Social Media & Social Gaming in iGaming: an opinion

Social Media & Social Gaming in iGaming: an opinion

The most overused words in iGaming press releases are revolutionary or revolution. But the area where hyperbole has got out of control recently is in Social Media and what it means to the iGaming industry.

Social Media & Social Gaming in iGaming: an opinionGaming companies, understandably, salivated at the prospect of millions of people playing free play poker and blackjack on Facebook, and while few thought conversion would be high, the theory that even if a small percentage could be persuaded to cross-over then it was still going to provide the jackpot.

Zynga disappointed and then, Gamesys actually announced they were going to pull Bingo Friendzy down. So what’s the problem?

It’s my view that there can be very few Internet users on the planet who are not aware that online gambling exists. Therefore, those that choose free-play versions are not, in fact, on the cusp of turning their free play into real money play but aggressively shunning the concept of real money in favor of the free play option i.e. even less likely to pay for real than another mass group of, say, gardening enthusiasts.

Taking the huge traffic option is no more sophisticated than the old days of buying email lists except these free players are the worst possible group to target because they’ve already made their choice not to bet.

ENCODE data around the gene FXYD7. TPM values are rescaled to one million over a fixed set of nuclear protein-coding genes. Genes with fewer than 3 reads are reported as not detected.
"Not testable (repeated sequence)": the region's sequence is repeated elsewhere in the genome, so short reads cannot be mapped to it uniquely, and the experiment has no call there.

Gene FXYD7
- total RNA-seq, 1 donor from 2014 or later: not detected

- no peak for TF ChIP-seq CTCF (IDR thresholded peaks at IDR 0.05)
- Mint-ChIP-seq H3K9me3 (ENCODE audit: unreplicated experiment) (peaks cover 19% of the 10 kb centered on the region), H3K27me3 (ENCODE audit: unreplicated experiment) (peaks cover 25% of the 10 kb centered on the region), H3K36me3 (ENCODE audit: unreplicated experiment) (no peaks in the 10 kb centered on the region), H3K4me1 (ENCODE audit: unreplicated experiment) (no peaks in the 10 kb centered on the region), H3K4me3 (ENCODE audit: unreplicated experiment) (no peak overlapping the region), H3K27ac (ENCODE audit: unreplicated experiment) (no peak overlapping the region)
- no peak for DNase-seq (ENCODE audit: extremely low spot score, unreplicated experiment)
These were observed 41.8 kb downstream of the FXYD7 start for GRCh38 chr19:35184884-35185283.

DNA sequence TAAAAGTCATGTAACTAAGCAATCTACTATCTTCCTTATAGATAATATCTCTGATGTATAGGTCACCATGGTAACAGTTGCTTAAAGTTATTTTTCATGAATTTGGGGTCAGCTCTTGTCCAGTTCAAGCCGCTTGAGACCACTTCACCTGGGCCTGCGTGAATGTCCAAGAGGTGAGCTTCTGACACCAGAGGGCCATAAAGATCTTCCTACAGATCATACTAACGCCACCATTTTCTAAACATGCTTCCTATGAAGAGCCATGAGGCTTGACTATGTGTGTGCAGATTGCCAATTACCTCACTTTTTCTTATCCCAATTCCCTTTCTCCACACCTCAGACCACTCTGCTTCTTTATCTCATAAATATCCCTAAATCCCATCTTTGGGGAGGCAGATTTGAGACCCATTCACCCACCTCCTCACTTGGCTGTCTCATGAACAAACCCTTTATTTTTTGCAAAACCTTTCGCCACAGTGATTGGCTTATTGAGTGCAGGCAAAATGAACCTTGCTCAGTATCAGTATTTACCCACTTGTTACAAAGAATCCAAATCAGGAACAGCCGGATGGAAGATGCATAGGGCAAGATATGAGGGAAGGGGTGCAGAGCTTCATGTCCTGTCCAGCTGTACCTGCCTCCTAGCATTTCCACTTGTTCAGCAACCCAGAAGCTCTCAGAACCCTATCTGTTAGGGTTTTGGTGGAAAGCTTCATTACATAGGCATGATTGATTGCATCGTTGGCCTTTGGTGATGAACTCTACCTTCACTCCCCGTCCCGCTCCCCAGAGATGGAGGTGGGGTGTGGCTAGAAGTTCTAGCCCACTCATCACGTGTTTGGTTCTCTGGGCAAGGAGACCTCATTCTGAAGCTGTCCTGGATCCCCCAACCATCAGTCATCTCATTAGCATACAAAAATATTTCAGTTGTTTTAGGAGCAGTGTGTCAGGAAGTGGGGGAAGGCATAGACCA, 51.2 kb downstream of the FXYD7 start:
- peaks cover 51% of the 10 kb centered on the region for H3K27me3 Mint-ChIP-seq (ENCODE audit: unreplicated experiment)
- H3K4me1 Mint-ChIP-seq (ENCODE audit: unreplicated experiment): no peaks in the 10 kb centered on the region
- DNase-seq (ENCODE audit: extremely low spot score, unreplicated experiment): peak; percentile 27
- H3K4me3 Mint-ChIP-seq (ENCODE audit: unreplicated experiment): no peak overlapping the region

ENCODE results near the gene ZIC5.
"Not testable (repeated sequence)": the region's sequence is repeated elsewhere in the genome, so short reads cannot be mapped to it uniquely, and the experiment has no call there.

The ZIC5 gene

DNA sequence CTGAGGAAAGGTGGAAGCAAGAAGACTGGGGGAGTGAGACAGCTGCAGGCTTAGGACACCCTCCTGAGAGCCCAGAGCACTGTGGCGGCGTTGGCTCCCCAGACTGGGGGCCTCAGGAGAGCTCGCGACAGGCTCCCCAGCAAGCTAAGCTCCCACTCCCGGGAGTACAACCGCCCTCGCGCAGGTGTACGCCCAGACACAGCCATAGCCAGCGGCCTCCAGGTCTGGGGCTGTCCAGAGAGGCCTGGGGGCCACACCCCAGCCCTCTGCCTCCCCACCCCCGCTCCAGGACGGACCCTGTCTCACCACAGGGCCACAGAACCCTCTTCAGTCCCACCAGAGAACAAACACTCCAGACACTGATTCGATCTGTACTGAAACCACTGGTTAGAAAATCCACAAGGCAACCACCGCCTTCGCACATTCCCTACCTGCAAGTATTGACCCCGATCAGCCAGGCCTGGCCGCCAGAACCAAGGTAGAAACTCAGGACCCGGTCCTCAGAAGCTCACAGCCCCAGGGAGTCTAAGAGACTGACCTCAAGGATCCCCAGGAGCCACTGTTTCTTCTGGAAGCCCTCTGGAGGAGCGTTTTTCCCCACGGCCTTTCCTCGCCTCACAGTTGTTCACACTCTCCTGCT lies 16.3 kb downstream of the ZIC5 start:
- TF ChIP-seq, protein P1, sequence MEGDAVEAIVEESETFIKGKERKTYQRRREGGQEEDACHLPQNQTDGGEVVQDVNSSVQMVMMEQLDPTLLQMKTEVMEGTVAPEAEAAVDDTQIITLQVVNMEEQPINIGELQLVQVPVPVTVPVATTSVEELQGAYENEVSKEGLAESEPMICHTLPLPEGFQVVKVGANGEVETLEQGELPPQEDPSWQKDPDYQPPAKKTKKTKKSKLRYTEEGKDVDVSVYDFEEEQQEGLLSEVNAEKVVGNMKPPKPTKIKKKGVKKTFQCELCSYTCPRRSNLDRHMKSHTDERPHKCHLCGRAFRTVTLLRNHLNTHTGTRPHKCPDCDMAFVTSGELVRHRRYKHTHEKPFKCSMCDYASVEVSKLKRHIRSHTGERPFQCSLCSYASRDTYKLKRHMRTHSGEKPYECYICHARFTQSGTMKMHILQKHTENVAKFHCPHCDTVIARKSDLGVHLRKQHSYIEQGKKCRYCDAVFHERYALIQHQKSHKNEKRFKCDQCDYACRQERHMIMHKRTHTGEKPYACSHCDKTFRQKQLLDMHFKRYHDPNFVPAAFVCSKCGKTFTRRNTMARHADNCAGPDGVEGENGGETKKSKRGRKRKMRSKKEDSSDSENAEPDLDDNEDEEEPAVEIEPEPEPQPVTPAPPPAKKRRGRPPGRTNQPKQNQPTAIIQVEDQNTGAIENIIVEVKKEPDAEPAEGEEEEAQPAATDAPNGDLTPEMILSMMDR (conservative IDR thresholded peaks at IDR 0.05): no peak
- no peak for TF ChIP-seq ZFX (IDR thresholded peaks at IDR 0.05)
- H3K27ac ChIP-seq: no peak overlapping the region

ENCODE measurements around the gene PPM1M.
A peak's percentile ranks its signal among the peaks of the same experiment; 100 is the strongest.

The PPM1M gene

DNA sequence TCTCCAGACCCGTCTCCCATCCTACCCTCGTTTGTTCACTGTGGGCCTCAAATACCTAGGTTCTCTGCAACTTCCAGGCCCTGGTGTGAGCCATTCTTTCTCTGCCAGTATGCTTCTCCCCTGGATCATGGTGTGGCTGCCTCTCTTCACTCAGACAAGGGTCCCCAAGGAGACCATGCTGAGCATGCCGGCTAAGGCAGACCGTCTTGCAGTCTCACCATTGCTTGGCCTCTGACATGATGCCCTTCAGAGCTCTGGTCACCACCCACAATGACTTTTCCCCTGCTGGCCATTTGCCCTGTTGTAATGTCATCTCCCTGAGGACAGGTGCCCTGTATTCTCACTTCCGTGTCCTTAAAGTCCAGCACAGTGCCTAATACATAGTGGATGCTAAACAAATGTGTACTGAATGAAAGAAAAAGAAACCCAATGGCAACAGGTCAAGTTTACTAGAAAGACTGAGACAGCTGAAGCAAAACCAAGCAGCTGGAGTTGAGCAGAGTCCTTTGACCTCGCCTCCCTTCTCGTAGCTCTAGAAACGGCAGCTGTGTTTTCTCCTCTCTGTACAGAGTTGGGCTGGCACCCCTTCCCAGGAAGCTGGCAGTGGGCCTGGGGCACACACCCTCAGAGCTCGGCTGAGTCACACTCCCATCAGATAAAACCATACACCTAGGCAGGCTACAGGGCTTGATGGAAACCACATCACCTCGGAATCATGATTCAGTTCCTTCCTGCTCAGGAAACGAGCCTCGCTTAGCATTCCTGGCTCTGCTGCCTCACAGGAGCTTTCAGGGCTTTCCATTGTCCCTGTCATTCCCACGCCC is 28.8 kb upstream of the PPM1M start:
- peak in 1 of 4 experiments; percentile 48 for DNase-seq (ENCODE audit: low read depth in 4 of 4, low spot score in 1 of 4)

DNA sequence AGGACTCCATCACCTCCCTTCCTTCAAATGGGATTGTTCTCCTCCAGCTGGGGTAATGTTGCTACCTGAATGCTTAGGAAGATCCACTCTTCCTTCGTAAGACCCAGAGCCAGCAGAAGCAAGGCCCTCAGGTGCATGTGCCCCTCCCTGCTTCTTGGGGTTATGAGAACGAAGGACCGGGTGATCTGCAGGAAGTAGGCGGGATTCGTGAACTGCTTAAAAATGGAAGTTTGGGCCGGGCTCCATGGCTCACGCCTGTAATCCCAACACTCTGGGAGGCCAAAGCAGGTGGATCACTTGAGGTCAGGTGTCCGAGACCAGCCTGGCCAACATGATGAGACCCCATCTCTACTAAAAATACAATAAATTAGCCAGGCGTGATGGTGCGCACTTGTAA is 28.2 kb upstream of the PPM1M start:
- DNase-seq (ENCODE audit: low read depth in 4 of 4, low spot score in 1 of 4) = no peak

So what therefore should iGaming companies do with social media? Paddy Power have spent the best part of two years actively advertising their Facebook pages and can probably now claim the largest social media following in the industry, but is there any point to that?

If you have a directly commercial site, it’s my view that the normal social-media rules should be turned on their head. Taking the example of Paddy Power; why on earth would you direct people away from your (money-making) website to a Facebook page? The rules say to succeed (though what is success, certainly not just pure numbers, surely?) in social media, you should have an engaging content that is not too marketing heavy and not to overly hammer your followers with promotions.

I disagree, would far rather have five thousand who were only there because they are looking for betting information, news on our new casino games or details of your $100 buy-in poker tournament than 50 million who were just there because they found an obscure video of a mouse shagging a cat. Hell, they might even tell their friends they’re playing in the poker tournament and bring a few more in with them—acting as a free affiliate for you!

Now if you’re are a brand selling, say, paint then advertising a Facebook page makes more sense as you are simply trying to make a brand statement and, eventually, everybody will need paint and if they’ve engaged with you previously, they might just buy your paint instead of buying from somebody else’s. This is not the case with betting, poker or casino—so directing players anywhere but your site is, I feel, a waste of time and resource.

In essence, Social Media—specifically for iGaming—should be more of a promotional vehicle than a numbers game.